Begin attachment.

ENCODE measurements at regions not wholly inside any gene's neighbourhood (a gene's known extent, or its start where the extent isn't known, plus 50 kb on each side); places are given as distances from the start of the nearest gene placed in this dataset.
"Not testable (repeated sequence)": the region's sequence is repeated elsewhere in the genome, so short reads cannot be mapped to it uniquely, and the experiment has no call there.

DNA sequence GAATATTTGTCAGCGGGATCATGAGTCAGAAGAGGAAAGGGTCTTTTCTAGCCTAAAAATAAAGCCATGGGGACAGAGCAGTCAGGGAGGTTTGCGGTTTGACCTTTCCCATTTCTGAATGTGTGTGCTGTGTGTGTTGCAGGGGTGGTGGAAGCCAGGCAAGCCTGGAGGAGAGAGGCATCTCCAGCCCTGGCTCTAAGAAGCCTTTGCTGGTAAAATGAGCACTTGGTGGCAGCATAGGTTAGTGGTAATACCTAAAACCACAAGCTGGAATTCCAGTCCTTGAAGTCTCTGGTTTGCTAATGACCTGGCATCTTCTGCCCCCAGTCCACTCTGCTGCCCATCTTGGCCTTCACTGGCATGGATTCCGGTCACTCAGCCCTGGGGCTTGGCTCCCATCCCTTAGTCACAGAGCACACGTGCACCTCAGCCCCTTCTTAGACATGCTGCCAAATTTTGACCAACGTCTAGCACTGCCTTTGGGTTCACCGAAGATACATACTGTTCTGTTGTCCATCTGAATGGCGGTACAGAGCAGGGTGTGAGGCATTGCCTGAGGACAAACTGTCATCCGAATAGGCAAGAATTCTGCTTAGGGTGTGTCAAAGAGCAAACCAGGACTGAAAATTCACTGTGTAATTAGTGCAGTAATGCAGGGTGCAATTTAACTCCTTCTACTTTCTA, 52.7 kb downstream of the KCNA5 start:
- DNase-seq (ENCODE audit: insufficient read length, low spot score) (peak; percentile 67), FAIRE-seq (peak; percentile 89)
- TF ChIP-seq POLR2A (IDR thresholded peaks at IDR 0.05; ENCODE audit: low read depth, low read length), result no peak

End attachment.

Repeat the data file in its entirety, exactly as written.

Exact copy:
ENCODE measurements at regions not wholly inside any gene's neighbourhood (a gene's known extent, or its start where the extent isn't known, plus 50 kb on each side); places are given as distances from the start of the nearest gene placed in this dataset.
"Not testable (repeated sequence)": the region's sequence is repeated elsewhere in the genome, so short reads cannot be mapped to it uniquely, and the experiment has no call there.

DNA sequence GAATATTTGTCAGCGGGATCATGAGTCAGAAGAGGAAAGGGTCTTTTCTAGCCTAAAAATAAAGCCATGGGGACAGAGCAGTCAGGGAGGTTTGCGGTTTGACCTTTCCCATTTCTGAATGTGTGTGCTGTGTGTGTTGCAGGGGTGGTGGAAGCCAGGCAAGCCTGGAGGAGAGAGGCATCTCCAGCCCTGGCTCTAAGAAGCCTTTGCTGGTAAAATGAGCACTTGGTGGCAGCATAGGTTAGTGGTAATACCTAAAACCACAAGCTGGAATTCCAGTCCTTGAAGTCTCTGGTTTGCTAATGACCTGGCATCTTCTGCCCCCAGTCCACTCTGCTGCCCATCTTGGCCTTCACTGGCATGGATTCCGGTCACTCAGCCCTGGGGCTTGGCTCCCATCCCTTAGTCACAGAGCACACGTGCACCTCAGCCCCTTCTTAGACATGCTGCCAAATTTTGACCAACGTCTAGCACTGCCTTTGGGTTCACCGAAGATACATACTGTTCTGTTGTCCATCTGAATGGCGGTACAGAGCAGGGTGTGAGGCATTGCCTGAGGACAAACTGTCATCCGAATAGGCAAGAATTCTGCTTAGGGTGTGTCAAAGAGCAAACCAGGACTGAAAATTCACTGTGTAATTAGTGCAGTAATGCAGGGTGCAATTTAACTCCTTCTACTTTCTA, 52.7 kb downstream of the KCNA5 start:
- DNase-seq (ENCODE audit: insufficient read length, low spot score) (peak; percentile 67), FAIRE-seq (peak; percentile 89)
- TF ChIP-seq POLR2A (IDR thresholded peaks at IDR 0.05; ENCODE audit: low read depth, low read length), result no peak